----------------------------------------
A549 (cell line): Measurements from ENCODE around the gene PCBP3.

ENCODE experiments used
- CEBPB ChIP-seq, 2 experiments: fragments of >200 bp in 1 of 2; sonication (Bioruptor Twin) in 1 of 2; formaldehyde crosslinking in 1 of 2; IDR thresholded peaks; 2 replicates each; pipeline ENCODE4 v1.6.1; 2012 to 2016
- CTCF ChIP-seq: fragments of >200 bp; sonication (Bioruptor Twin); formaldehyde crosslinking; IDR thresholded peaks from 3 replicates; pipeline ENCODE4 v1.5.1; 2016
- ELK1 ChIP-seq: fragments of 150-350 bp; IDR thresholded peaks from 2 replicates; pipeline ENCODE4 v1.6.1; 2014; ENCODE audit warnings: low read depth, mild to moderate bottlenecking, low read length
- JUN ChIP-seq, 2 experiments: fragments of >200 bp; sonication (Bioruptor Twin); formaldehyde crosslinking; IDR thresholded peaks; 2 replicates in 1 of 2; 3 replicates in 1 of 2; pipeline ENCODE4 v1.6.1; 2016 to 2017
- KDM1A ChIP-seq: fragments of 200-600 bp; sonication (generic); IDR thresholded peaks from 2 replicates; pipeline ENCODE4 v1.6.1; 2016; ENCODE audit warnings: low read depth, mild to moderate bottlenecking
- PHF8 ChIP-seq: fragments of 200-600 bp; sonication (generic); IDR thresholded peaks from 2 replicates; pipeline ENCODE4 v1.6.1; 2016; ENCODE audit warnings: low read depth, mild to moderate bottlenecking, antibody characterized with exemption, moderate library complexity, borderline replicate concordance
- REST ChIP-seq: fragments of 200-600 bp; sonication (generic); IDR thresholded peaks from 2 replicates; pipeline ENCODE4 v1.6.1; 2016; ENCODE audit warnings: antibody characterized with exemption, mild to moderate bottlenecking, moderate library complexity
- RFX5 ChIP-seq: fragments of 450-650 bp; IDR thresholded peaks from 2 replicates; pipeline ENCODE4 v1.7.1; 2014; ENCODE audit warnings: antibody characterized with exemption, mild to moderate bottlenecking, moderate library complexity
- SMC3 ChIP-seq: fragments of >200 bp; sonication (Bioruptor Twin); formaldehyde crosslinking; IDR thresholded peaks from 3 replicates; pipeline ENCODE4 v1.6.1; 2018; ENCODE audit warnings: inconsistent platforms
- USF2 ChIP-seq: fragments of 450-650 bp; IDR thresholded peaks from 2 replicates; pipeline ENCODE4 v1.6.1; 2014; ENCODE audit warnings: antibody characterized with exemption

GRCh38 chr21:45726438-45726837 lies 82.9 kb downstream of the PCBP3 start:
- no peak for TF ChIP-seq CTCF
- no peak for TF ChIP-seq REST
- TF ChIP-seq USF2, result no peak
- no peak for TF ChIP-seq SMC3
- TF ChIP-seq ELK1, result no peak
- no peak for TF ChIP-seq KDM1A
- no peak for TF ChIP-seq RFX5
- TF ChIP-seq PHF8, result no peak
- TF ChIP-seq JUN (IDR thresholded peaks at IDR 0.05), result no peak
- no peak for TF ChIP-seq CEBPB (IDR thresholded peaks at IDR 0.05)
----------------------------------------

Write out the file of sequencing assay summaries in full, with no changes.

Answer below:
A549 (cell line): Measurements from ENCODE around the gene PCBP3.

ENCODE experiments used
- CEBPB ChIP-seq, 2 experiments: fragments of >200 bp in 1 of 2; sonication (Bioruptor Twin) in 1 of 2; formaldehyde crosslinking in 1 of 2; IDR thresholded peaks; 2 replicates each; pipeline ENCODE4 v1.6.1; 2012 to 2016
- CTCF ChIP-seq: fragments of >200 bp; sonication (Bioruptor Twin); formaldehyde crosslinking; IDR thresholded peaks from 3 replicates; pipeline ENCODE4 v1.5.1; 2016
- ELK1 ChIP-seq: fragments of 150-350 bp; IDR thresholded peaks from 2 replicates; pipeline ENCODE4 v1.6.1; 2014; ENCODE audit warnings: low read depth, mild to moderate bottlenecking, low read length
- JUN ChIP-seq, 2 experiments: fragments of >200 bp; sonication (Bioruptor Twin); formaldehyde crosslinking; IDR thresholded peaks; 2 replicates in 1 of 2; 3 replicates in 1 of 2; pipeline ENCODE4 v1.6.1; 2016 to 2017
- KDM1A ChIP-seq: fragments of 200-600 bp; sonication (generic); IDR thresholded peaks from 2 replicates; pipeline ENCODE4 v1.6.1; 2016; ENCODE audit warnings: low read depth, mild to moderate bottlenecking
- PHF8 ChIP-seq: fragments of 200-600 bp; sonication (generic); IDR thresholded peaks from 2 replicates; pipeline ENCODE4 v1.6.1; 2016; ENCODE audit warnings: low read depth, mild to moderate bottlenecking, antibody characterized with exemption, moderate library complexity, borderline replicate concordance
- REST ChIP-seq: fragments of 200-600 bp; sonication (generic); IDR thresholded peaks from 2 replicates; pipeline ENCODE4 v1.6.1; 2016; ENCODE audit warnings: antibody characterized with exemption, mild to moderate bottlenecking, moderate library complexity
- RFX5 ChIP-seq: fragments of 450-650 bp; IDR thresholded peaks from 2 replicates; pipeline ENCODE4 v1.7.1; 2014; ENCODE audit warnings: antibody characterized with exemption, mild to moderate bottlenecking, moderate library complexity
- SMC3 ChIP-seq: fragments of >200 bp; sonication (Bioruptor Twin); formaldehyde crosslinking; IDR thresholded peaks from 3 replicates; pipeline ENCODE4 v1.6.1; 2018; ENCODE audit warnings: inconsistent platforms
- USF2 ChIP-seq: fragments of 450-650 bp; IDR thresholded peaks from 2 replicates; pipeline ENCODE4 v1.6.1; 2014; ENCODE audit warnings: antibody characterized with exemption

GRCh38 chr21:45726438-45726837 lies 82.9 kb downstream of the PCBP3 start:
- no peak for TF ChIP-seq CTCF
- no peak for TF ChIP-seq REST
- TF ChIP-seq USF2, result no peak
- no peak for TF ChIP-seq SMC3
- TF ChIP-seq ELK1, result no peak
- no peak for TF ChIP-seq KDM1A
- no peak for TF ChIP-seq RFX5
- TF ChIP-seq PHF8, result no peak
- TF ChIP-seq JUN (IDR thresholded peaks at IDR 0.05), result no peak
- no peak for TF ChIP-seq CEBPB (IDR thresholded peaks at IDR 0.05)